‘Govt could withdraw troubled land bill’

Government chief whip Nankabirwa speaking to journalists in Kampala on Thursday. Photo by Vincent Kasozi

By Vincent Kasozi

The government might be compelled to withdraw the Constitutional Amendment Bill 2017 in the face of stiff opposition to its proposals on private land Chief Whip Ruth Nankabirwa told PML Daily on Thursday.

In its current form, the bill proposes the compulsory acquisition of land by government for public infrastructure projects before compensation disputes have been concluded.

However, this proposal which would require amending Article 26(b) of the Constitution, is extremely unpopular.

Several MPs, including ruling party members, who are suspicious of the real intentions of the bill, see it as a dangerous ploy to remove the existing safeguards protecting fair, prompt and adequate compensation as provided for in the Constitution.

Nankabirwa told a press briefing that during the NRM parliamentary caucus meeting with the President on Wednesday, MPs and the head of state were unanimous in support of fair, adequate and prompt compensation for land owners displaced by government projects.

She also noted that it was necessary to ensure that all land disputes are disposed of expeditiously. This would avoid delayed and lengthy land arbitration hearings but she insisted that compulsory acquisition was a necessary aspect of the law that cannot be avoided with or without expedited hearings.

“Because you can’t say I am not moving away from here, We want to establish a barracks there to save the country and you are saying you will not move away?” she said.

Expedited hearing of land disputes was one of the proposals put forward by several MPs.

Many MPs remain opposed to the bill, noting that there is no need to amend the Constitution in order to solve the predicament of delayed land compensation processes that hold up public works.

In order to come up with a unified front, Nankabirwa revealed that the caucus had come up with a ten-member committee to review and evolve a consensus position that will be acceptable to party members.

This committee will then submit a report within two weeks to be delivered to the parliamentary committee on legal and parliamentary affairs which is scrutinising the bill.

But she pointed out that, if after the ruling party’s internal consensus has been agreed, the House legal committee still makes major alterations to the bill, the government might have to withdraw it.

“If the amendments are so major that they have moved away from the original it may require withdrawing it, so let us wait for what this committee will come up with then it will guide us on the procedure,” she said.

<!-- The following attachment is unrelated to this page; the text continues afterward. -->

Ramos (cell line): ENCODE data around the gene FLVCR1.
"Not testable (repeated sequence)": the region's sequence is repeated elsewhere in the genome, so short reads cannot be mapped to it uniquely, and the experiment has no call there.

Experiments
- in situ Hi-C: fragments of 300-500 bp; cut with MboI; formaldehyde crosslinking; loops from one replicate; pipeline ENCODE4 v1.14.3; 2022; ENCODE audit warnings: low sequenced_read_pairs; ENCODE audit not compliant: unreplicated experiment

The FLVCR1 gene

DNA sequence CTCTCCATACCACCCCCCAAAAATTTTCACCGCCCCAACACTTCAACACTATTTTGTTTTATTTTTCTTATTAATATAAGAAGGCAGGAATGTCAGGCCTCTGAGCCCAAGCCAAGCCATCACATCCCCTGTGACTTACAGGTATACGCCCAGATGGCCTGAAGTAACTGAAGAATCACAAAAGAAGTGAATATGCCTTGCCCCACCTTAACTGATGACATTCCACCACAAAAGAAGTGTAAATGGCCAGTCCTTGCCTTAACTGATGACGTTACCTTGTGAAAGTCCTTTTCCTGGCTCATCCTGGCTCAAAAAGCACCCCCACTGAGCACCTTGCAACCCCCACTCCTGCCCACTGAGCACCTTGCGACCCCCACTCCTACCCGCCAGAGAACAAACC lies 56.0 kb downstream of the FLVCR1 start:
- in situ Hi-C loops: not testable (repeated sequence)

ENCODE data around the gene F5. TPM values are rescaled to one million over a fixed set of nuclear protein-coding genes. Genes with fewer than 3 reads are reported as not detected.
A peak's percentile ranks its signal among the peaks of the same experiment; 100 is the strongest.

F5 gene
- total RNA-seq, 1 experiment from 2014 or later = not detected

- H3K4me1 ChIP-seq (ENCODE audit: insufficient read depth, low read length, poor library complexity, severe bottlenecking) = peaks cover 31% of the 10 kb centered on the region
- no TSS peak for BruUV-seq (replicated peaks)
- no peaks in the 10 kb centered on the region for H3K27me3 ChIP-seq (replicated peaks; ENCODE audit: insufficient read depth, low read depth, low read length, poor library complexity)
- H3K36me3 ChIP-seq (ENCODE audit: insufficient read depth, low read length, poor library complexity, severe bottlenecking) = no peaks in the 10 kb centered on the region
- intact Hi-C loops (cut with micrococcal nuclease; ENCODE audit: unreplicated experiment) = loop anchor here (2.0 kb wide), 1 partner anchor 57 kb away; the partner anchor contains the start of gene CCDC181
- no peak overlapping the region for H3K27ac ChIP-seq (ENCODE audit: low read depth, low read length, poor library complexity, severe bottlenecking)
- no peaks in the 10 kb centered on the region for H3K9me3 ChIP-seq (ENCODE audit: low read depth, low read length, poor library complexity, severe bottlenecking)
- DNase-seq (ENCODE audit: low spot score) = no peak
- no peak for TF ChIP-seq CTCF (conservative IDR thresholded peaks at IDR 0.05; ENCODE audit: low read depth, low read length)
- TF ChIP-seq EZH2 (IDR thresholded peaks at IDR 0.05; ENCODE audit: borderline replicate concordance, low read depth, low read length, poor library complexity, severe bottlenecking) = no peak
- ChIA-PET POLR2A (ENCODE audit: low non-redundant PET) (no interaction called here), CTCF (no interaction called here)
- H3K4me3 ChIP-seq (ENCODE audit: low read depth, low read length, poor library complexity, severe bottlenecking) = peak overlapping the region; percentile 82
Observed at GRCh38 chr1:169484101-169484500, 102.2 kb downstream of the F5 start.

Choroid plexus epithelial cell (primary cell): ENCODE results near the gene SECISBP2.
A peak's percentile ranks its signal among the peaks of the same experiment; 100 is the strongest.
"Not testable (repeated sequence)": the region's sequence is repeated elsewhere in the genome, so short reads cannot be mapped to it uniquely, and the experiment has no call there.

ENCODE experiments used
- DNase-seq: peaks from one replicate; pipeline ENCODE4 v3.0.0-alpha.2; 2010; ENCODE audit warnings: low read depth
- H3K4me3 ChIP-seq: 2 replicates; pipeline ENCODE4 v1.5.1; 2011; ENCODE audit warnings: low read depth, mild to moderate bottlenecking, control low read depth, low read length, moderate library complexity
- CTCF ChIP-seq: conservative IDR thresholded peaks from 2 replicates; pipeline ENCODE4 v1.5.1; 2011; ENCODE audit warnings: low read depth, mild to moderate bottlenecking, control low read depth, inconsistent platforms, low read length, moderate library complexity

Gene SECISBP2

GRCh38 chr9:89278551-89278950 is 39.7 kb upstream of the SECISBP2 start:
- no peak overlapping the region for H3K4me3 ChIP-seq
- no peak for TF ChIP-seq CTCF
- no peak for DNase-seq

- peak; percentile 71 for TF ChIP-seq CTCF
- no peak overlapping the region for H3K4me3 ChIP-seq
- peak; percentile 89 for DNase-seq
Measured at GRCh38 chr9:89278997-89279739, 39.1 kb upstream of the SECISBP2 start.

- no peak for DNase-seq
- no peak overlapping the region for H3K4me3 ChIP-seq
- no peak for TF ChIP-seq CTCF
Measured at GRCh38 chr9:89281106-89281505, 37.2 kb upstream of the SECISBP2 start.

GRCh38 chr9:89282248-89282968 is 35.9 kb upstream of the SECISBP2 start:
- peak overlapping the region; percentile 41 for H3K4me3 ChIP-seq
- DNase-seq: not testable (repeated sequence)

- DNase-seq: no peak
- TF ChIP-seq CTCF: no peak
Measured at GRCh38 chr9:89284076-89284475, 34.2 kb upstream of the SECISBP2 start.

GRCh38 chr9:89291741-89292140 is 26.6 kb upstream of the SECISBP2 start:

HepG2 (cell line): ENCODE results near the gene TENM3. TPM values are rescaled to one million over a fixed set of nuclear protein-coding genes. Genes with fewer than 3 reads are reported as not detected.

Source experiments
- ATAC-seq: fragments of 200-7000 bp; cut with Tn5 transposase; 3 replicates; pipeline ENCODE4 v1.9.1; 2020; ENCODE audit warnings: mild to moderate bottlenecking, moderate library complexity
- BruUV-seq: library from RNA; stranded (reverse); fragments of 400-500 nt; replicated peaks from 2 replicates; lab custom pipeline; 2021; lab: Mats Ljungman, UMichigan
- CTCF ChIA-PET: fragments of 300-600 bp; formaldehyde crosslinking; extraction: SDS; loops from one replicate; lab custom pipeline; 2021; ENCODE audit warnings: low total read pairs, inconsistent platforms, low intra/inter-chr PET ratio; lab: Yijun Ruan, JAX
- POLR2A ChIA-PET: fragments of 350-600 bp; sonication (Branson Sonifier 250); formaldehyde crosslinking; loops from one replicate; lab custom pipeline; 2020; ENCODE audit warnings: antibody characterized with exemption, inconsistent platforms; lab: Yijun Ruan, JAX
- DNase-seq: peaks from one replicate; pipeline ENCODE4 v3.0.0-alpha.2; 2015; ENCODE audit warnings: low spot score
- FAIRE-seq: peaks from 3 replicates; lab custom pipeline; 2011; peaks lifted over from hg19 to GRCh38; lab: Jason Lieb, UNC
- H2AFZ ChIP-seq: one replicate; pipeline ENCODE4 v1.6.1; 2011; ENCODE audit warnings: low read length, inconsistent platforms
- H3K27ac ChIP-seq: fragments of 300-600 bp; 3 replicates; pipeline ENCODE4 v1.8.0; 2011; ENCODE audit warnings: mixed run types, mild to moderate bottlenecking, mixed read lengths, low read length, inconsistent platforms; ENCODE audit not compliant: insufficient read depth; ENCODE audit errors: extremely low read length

NRM’s committee comprises vice president Edward Ssekandi, lands minister Betty Amongi, Justice minister Kahinda Otafiire, the attorney general William Byaruhanga, Bukhooli North MP Gaster Mugoya, Ajuri county MP Hamson Obua, Gomba West MP Robinah Rwakoojo, Kyaka South MP Jackson Kafuzi and Bufumbira South MP Sam Bitangalo.

She also revealed that the government has decided to ensure compensation funds for project affected persons are appropriated and made available on time in order to avoid disenfranchisement of the masses.

The government has outstanding liabilities in form of unpaid land compensation to project affected persons amounting to Shs 400 billion.

It is this notoriety for not fulfilling its financial obligations promptly which has provoked mass rejection of the bill amongst politicians; civil society, religious and traditional leaders, and the general public.

The government chief whip, however, said that this widespread opposition to the bill was uncalled for and repeated government assurances that the state was not moving to steal private land.

Nankabirwa admonished leaders whom she accused of misleading the public on the bill and calling for the bill to be dropped immediately stating that the president cannot be intimidated in that manner.

The chairman of the House legal committee Jacob Oboth Oboth yesterday welcomed the ruling party’s moves, saying that any amendments to the current bill are welcome.

Oboth Oboth agreed that caucusing is a normal practice in any multi-party democracy. He, however, warned that time is running out since his committee was given only 45 days within which to scrutinise the bill.

He revealed that he wrote to the Justice minister on Wednesday following the expiry of the two-week period Otafiire had requested for to consult cabinet.

“By this time we have not received any response … I believe that something is coming. We are all waiting to hear from the minister of justice and constitutional affairs about the status report on consultations,” Oboth Oboth said.

After hearing from the minister, the legal committee will then open hearings to the general public, including political and other opinion leaders.



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